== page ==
TALLAHASSEE, Fla. (AP) – Florida Gov. Rick Scott, who urged a crackdown on immigration four years ago, is throwing his support behind a bill that would allow qualified Florida students to pay in-state college tuition rates even if they are in the country illegally.
But Scott is supporting the idea as long as it is combined with his own proposal to place limits on how much state universities can raise tuition each year.
The Republican governor said Wednesday that he supports a bill sponsored by Sen. Jack Latvala, R-Clearwater, because it removes a provision that currently allows state universities to raise tuition above the amount set annually by the state Legislature.
"I'm appreciative of the fact that he's concerned about the debt that our students are ending up with and that tuition has been growing too fast," Scott said. "I like his bill because he's doing the right thing."
Scott's decision to back the legislation is a sharp turn from 2010, when as a candidate for governor he promised to pass tougher immigration laws. He made comments blaming immigrants for costing the state "countless billions" and taking jobs from U.S. residents. Just last year Scott vetoed a bill would have allowed some young immigrants who are living in the U.S. illegally to apply for a temporary driver's license.
Some Democrats blasted Scott's decision to back in-state tuition rates as a pandering to Hispanic voters as he mounts a tough re-election campaign.
"For three years, Rick Scott hasn't been treating young undocumented immigrants like people — now, he's treating them like political pawns," said Florida Democratic Party Chair Allison Tant in a written statement.
But some legislators who have been pushing to get the state to offer in-state tuition rates to Florida students despite their immigration status praised Scott's change.
"I'm happy to see the governor really draw the right conclusion, and do the right thing as it pertains to those students," said Sen. Dwight Bullard, D-Miami.
Scott's decision to back the proposal, however, doesn't guarantee it will pass.
That's because there's an ongoing tug-of-war over who should have the power to set tuition rates at Florida's 11 state universities, which include schools such as University of Florida, Florida State University, University of Central Florida and Florida International University.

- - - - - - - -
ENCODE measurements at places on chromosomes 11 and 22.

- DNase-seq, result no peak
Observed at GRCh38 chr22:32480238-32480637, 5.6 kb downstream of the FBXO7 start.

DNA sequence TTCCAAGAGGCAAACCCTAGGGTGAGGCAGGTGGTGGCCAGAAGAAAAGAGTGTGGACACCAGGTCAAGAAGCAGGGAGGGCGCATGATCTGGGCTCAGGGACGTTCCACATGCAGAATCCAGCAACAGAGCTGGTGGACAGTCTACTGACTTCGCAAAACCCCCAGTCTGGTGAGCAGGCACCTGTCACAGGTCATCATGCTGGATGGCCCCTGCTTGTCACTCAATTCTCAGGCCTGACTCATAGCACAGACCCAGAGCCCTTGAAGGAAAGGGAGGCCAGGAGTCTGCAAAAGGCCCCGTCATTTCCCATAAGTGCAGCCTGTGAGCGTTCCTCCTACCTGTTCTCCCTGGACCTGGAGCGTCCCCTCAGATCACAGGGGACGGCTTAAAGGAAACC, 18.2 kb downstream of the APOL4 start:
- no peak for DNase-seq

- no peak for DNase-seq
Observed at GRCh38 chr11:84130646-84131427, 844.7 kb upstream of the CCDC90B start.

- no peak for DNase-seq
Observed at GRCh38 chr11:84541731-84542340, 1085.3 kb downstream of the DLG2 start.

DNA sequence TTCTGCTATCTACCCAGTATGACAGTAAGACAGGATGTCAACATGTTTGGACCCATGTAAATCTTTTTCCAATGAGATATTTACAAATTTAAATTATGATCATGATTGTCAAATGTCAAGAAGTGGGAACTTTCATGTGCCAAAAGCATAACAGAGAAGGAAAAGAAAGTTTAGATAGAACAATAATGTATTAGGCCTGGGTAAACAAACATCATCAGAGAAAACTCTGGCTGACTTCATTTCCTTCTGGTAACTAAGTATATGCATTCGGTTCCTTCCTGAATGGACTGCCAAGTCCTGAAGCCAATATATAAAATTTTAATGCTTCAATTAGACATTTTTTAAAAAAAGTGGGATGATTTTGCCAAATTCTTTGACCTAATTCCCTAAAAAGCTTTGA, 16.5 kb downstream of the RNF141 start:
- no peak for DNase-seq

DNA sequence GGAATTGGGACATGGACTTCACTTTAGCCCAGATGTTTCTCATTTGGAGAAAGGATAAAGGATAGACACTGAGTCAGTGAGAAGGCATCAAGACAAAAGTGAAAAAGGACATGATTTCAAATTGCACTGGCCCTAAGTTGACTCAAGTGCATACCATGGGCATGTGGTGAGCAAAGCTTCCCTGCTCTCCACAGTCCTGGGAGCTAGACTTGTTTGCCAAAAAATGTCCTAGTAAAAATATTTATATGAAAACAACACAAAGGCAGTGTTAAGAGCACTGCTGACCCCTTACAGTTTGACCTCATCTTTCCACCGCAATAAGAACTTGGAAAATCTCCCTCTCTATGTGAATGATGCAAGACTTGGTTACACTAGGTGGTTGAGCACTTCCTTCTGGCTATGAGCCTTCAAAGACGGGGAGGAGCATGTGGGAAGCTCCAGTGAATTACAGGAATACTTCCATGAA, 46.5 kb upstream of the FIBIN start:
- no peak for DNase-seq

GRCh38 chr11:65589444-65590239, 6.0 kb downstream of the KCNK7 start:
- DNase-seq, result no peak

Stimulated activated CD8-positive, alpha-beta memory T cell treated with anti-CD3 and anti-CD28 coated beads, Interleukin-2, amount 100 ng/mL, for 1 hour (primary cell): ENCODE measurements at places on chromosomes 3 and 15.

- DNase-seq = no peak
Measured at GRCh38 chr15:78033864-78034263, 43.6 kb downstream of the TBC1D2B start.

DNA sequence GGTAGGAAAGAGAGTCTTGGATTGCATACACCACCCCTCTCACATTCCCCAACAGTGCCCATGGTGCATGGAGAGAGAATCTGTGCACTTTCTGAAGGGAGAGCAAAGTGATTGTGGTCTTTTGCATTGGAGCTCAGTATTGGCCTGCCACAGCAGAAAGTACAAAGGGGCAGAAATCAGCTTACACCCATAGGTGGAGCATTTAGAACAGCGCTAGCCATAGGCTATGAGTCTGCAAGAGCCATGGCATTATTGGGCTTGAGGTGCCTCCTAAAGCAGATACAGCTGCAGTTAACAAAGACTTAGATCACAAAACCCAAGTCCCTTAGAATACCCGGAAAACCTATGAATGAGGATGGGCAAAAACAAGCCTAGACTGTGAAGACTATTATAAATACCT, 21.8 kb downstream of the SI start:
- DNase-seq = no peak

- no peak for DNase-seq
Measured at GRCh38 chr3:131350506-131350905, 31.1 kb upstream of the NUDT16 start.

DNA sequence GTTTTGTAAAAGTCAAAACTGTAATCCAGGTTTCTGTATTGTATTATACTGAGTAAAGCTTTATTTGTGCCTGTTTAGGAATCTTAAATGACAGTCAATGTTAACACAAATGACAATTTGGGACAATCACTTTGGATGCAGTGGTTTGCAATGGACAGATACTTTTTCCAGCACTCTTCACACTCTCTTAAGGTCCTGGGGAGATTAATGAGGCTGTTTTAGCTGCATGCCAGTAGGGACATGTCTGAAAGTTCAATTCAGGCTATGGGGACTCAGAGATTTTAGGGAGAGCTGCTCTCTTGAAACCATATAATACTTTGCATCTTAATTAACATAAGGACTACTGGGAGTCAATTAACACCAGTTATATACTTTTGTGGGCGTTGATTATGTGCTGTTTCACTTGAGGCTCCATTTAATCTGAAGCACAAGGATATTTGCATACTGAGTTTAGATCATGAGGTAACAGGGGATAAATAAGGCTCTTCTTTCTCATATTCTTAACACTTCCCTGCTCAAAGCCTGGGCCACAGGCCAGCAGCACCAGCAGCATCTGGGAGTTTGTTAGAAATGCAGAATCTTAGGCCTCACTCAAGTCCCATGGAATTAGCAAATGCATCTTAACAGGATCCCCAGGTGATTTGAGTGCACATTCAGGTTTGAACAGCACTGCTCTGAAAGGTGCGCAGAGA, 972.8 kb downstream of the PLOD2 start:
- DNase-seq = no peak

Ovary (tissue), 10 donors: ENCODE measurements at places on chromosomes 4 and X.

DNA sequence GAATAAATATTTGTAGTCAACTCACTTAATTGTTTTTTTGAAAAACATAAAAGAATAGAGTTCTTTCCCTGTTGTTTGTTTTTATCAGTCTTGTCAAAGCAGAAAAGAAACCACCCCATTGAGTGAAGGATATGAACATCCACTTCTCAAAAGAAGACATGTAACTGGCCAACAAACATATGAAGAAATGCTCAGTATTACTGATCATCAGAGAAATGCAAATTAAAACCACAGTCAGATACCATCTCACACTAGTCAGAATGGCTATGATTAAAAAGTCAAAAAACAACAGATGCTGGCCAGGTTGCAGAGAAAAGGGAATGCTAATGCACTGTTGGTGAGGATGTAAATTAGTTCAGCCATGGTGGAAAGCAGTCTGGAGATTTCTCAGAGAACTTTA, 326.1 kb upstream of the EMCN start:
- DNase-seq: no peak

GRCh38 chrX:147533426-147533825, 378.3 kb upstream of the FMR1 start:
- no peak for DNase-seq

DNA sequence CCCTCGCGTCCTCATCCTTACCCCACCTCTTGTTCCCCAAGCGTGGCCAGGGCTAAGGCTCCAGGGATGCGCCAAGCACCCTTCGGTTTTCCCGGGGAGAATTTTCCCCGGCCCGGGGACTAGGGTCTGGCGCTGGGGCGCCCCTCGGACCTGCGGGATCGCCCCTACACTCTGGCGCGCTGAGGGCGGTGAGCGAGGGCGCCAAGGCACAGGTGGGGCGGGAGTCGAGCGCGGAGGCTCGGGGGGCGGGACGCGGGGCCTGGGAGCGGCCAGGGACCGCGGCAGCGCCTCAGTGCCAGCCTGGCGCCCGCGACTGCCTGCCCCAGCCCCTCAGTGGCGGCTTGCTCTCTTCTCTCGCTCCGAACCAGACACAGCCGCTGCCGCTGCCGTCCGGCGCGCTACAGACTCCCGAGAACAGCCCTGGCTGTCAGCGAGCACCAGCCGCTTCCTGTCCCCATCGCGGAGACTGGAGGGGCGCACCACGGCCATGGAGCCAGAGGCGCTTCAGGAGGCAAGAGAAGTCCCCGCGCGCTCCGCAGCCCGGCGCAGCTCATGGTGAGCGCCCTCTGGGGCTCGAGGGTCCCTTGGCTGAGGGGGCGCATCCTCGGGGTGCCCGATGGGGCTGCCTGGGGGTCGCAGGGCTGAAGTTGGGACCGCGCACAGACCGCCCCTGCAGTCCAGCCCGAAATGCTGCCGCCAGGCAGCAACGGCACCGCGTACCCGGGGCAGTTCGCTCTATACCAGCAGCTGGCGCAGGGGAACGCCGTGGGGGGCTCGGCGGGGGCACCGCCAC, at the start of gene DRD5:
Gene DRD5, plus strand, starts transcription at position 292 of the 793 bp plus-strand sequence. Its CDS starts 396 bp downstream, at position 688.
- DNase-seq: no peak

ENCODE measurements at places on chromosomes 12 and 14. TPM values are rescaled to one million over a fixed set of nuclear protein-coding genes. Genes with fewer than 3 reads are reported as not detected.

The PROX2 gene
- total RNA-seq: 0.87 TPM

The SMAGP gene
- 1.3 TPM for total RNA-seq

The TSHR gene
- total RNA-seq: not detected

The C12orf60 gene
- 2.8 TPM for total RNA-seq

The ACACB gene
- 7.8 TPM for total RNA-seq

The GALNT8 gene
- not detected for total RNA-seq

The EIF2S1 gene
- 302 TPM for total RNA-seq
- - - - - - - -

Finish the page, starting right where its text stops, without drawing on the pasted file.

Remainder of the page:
Scott for the last two years has opposed tuition hikes, saying they were putting the price of college out of reach for students. Scott vetoed a tuition hike included in the state budget passed last year by the Legislature.
But now the governor wants to go further. In his State of the State speech, Scott called for removing the universities' ability to raise tuition above the rate set annually by legislators. Right now, state universities can raise tuition by as much as 15 percent even if the Legislature keeps the rates flat. The power was granted at a time when the state was cutting money to universities because of the souring economy.
Legislative leaders have responded by offering to limit tuition hikes to no more than 6 percent. House Speaker Will Weatherford said this week that universities should retain some ability to raise tuition without legislative approval.
"I think it allows universities some flexibility since we don't know what the future budgets will look like," Weatherford said.
University of Florida President Bernie Machen agrees with Weatherford. Machen said the rate charged by UF remains a "bargain."
"It's hard to understand how we're not a great buy," Machen said.
The debate over in-state tuition for certain students who entered the country illegally has been a perennial one in Tallahassee. Similar bills passed the House and Senate but never in the same year. Weatherford has come out for granting in-state tuition to Florida high school graduates who have entered the country illegally, but Senate President Don Gaetz has said he is opposed to the proposal.
At least 15 other states have passed such laws, with another seven considering them this year. The trend reflects immigrant advocates' increasing focus on state legislatures as Congress fails to make any headway on national immigration reform. It also highlights lawmakers' growing recognition of the influence of Latino voters.
Latvala's bill (SB 1400) as well as a similar House bill (HB 851) would cover all Florida youth who attended at least three years of high school in the state and apply for college within two years of graduation — regardless of their immigration status. It also would provide in-state tuition to veterans and would require students to be U.S. citizens to receive state financial aid.
Currently, those students pay out-of-state fees that can run as much as $17,000 more per year more than those charged Florida residents.